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From Beppo -- George Gordon, Lord Byron

       
(Poem #1601) From Beppo
     L.

 But to my tale of Laura, --- for I find
 Digression is a sin, that by degrees
 Becomes exceeding tedious to my mind,
 And, therefore, may the reader too displease ---
 The gentle reader, who may wax unkind,
 And caring little for the author's ease,
 Insist on knowing what he means, a hard
 And hapless situation for a bard.

     LI.

 Oh that I had the art of easy writing
 What should be easy reading! could I scale
 Parnassus, where the Muses sit inditing
 Those pretty poems never known to fail,
 How quickly would I print (the world delighting)
 A Grecian, Syrian, or Assyrian tale;
 And sell you, mix'd with western sentimentalism,
 Some samples of the finest Orientalism!

     LII.

 But I am but a nameless sort of person,
 (A broken Dandy lately on my travels)
 And take for rhyme, to hook my rambling verse on,
 The first that Walker's Lexicon unravels,
 And when I can't find that, I put a worse on,
 Not caring as I ought for critics' cavils;
 I've half a mind to tumble down to prose,
 But verse is more in fashion --- so here goes.
-- George Gordon, Lord Byron
A reader recently complained (and quite rightly) that the Minstrels pendulum
had swung too far in the direction of modern poetry, to the detriment of the
tried and true. In the ensuing, and interesting exchange of email, it turned
out that what he missed was poetry about "traditionally poetic" subjects,
and that he was not too fond of what he felt was a modern tendency to
poetize the mundane and trivial - I'm not too sure I *agree* with him, but I
can definitely see his point. However, my thoughts ran in a different
direction, and I realised that we've been running fewer poems where much of
the delight lay in the verse itself. It is this imbalance that today's
poem addresses.

I know of few poets with Byron's easy facility for perfectly metrical and
rhyming verse - the likes of Kipling and Gilbert, perhaps, but their verse
looks more impressive than effortless. Byron definitely tends towards the
effortless side, and that effortlessness (or the illusion thereof) extends
itself to the reading. His extended works like Don Juan and Beppo need
no conscious shift to a "poetry reading" mode; they flow along as easily and
as entertainingly as the most straightforward of prose, but with the added
bonuses of rhyme and metre.

On top of that, I loved the self-referential aspect of today's excerpt -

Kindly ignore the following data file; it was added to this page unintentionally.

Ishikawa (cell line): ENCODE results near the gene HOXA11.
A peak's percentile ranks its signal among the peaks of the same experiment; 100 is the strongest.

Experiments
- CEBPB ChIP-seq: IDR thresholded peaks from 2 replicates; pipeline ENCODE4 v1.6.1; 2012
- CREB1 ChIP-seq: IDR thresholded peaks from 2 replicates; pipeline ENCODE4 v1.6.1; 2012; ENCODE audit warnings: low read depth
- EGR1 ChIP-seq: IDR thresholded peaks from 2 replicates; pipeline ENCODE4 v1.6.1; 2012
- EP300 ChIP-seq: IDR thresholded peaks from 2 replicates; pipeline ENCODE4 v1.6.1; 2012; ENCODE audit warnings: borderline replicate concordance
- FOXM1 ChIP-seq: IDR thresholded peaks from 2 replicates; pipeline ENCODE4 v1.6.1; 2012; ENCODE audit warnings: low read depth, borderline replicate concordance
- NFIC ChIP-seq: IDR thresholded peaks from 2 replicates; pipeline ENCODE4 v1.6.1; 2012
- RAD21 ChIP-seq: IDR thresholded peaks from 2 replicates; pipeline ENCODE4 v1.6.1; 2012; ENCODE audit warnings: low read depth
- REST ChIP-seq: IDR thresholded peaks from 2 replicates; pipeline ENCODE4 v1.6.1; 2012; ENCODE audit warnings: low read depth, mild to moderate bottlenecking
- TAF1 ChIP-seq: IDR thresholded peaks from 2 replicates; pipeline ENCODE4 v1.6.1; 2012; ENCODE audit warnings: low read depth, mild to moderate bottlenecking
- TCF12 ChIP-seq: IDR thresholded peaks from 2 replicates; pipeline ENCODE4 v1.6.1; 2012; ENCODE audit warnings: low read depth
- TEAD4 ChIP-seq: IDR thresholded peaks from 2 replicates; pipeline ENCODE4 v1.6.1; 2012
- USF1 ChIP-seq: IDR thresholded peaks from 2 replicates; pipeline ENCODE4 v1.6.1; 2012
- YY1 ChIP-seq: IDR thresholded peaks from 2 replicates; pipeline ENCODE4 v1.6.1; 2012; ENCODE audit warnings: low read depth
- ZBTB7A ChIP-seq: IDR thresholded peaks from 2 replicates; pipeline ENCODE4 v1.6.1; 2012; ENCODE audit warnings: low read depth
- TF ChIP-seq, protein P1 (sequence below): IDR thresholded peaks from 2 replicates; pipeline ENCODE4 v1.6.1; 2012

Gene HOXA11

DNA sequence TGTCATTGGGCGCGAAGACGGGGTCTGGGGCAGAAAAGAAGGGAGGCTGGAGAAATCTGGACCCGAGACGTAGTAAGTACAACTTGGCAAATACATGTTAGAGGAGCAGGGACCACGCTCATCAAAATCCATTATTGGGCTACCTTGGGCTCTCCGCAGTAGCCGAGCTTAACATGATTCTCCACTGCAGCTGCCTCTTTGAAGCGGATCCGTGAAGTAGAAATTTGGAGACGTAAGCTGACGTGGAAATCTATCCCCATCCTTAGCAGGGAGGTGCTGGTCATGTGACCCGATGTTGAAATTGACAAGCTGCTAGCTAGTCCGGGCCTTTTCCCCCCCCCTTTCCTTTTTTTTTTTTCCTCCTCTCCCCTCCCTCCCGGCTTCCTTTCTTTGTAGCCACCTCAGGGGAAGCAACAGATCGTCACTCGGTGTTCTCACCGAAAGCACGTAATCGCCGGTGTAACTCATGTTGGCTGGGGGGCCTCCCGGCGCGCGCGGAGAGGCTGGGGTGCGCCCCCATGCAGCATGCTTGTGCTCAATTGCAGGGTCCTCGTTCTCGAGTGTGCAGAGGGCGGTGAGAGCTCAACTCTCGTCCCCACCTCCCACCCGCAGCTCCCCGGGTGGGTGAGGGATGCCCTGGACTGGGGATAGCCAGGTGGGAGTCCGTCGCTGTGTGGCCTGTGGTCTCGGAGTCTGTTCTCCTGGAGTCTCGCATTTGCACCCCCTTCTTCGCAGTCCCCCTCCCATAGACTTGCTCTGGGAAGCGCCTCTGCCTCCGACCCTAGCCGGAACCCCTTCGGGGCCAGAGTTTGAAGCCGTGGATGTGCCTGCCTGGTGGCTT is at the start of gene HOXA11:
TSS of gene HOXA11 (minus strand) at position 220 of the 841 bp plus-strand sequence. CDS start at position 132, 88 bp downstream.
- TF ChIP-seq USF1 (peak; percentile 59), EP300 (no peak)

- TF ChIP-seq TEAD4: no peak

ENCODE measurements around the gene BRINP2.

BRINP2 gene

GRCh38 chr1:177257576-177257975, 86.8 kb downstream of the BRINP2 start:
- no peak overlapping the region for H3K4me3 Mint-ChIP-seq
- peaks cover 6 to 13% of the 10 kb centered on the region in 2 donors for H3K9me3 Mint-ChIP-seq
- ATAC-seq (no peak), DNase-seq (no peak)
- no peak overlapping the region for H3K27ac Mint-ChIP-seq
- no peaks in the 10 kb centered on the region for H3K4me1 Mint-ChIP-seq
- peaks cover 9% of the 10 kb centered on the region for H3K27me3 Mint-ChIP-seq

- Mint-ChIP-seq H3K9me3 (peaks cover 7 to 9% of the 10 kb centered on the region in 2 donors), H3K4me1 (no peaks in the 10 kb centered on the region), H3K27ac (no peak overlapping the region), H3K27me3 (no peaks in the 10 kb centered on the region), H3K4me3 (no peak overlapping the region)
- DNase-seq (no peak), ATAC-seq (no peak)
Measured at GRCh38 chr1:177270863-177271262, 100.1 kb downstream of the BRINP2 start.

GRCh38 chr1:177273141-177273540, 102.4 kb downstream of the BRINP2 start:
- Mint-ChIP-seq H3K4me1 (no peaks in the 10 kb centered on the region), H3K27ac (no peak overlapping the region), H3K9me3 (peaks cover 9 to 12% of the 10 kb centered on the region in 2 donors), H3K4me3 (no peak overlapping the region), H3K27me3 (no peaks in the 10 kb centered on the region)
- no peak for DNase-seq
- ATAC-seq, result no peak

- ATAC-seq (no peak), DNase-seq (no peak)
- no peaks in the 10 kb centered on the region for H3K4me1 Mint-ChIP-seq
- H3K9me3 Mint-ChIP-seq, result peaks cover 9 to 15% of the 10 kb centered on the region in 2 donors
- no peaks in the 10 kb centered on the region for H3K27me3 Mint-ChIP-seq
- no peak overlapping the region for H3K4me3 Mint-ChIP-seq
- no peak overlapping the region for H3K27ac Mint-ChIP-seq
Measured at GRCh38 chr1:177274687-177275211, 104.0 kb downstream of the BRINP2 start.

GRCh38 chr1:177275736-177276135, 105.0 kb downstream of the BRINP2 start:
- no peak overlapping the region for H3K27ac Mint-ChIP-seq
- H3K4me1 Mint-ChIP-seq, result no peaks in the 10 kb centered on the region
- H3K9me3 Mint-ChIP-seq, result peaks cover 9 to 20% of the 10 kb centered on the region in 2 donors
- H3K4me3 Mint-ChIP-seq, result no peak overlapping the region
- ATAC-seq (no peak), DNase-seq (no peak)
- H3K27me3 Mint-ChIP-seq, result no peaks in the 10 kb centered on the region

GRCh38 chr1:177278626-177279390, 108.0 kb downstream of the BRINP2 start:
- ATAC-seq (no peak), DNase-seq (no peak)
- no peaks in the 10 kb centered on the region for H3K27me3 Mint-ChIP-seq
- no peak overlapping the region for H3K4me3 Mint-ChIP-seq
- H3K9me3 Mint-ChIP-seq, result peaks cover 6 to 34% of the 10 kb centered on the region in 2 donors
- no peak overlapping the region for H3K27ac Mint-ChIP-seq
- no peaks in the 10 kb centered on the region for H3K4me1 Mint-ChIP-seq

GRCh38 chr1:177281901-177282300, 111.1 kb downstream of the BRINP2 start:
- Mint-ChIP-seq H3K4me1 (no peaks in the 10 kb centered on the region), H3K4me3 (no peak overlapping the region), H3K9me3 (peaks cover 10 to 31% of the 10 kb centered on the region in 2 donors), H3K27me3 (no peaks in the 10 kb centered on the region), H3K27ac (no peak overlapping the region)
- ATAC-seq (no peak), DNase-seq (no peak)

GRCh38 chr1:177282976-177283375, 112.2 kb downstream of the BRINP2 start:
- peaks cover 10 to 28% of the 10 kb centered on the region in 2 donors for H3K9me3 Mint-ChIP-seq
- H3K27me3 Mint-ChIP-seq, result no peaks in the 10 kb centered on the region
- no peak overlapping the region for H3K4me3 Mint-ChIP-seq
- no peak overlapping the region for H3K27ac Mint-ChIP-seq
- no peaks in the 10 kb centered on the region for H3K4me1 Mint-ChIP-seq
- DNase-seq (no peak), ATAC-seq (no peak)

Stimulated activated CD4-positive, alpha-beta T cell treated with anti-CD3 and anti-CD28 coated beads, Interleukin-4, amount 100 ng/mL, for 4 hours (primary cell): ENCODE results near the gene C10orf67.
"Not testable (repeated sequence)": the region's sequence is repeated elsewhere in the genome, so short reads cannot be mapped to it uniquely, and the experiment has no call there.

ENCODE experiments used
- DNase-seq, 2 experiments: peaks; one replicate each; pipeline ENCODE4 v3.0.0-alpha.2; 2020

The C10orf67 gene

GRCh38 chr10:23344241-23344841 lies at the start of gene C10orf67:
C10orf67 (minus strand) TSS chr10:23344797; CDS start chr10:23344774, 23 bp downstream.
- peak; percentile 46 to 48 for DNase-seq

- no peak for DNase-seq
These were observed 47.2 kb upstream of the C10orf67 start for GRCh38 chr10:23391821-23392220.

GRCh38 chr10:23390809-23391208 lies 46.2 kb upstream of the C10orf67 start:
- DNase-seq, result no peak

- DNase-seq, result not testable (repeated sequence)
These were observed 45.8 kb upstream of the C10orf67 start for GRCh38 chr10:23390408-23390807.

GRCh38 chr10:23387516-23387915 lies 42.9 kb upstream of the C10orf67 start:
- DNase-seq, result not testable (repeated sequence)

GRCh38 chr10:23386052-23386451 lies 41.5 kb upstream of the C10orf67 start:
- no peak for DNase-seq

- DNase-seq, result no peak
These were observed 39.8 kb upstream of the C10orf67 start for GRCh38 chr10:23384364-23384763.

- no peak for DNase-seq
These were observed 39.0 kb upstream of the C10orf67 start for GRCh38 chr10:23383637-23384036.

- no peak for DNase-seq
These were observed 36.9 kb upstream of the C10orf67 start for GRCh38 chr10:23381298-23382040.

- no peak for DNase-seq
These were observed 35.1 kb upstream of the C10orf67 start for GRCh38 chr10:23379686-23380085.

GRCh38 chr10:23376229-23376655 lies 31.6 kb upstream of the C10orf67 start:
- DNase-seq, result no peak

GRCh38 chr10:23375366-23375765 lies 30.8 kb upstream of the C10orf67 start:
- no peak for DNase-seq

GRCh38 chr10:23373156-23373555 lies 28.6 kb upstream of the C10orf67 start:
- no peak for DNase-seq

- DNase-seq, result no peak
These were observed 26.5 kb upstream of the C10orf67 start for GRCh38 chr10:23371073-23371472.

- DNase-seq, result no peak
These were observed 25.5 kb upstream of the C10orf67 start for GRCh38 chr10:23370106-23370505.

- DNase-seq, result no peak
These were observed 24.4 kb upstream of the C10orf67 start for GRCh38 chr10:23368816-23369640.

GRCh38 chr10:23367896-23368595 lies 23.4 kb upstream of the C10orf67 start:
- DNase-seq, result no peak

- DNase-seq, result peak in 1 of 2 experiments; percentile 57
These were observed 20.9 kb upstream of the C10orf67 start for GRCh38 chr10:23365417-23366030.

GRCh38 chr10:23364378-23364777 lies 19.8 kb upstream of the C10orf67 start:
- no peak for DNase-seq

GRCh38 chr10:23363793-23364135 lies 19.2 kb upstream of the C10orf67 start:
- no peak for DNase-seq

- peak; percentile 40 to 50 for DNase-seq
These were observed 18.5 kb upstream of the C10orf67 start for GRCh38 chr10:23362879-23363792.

reminiscent, perhaps, of Chaucer's Franklin, who assured his audience that

  I never studied rhetoric, that's certain;
  That which I say, it must be bare and plain.
  I never slept on Mount Parnassus, no,
  Nor studied Marcus Tullius Cicero.

but far more polished and entertaining. And I laughed out loud at the
'punchline' - the timing and delivery were just perfect.

martin

32 comments: ( or Leave a comment )

Bharath Lingam said...

Added to that, I would say the poem appears to be so contemporary. In choice
of words, references, and the style of humour. Remove the byline of the
author, and it might be difficult for people who haven't come across Beppo
earlier to imagine it to be an 18th century work!

Bharath.

William Grey said...

It's a nineteenth century work actually. Byron (1788-1824) published Beppo
in 1818. This verse form is marvellous for discursive poetry: an argument
is developed in the first six lines (ababab) followed by a conclusion which
is punched home in the concluding couplet (cc) of the stanza. A.D. Hope
(1907-200) used this Byronic verse form to excellent effect: it rolls on
and on wonderfully. A fine example is Hope's 'Conversation with Calliope'
-- unfortunately too long for Minstrels.

William Grey

Bryan Alexander said...

Speaking of blindness and sight (and old-school versus new-school), I
was just puzzling over a Stevie Wonder song (he was blinded soon after
birth), "Golden Lady," in which the lover sings, "Looking in your eyes /
Kind of heaven eyes / Closing both my eyes / Waiting for surprise / To
see the heaven in your eyes is not so far . . . ." There is a similarity
between Wonder's "Closing both my eyes" and Milton's "Her face was
veil'd, yet to my fancied sight". In short, I would say that both
poets suggest that the organ we call the eyeball grants a form of seeing
that pales in comparison to the sight that's rooted in fancies, dreams
and keeping-in-mind.

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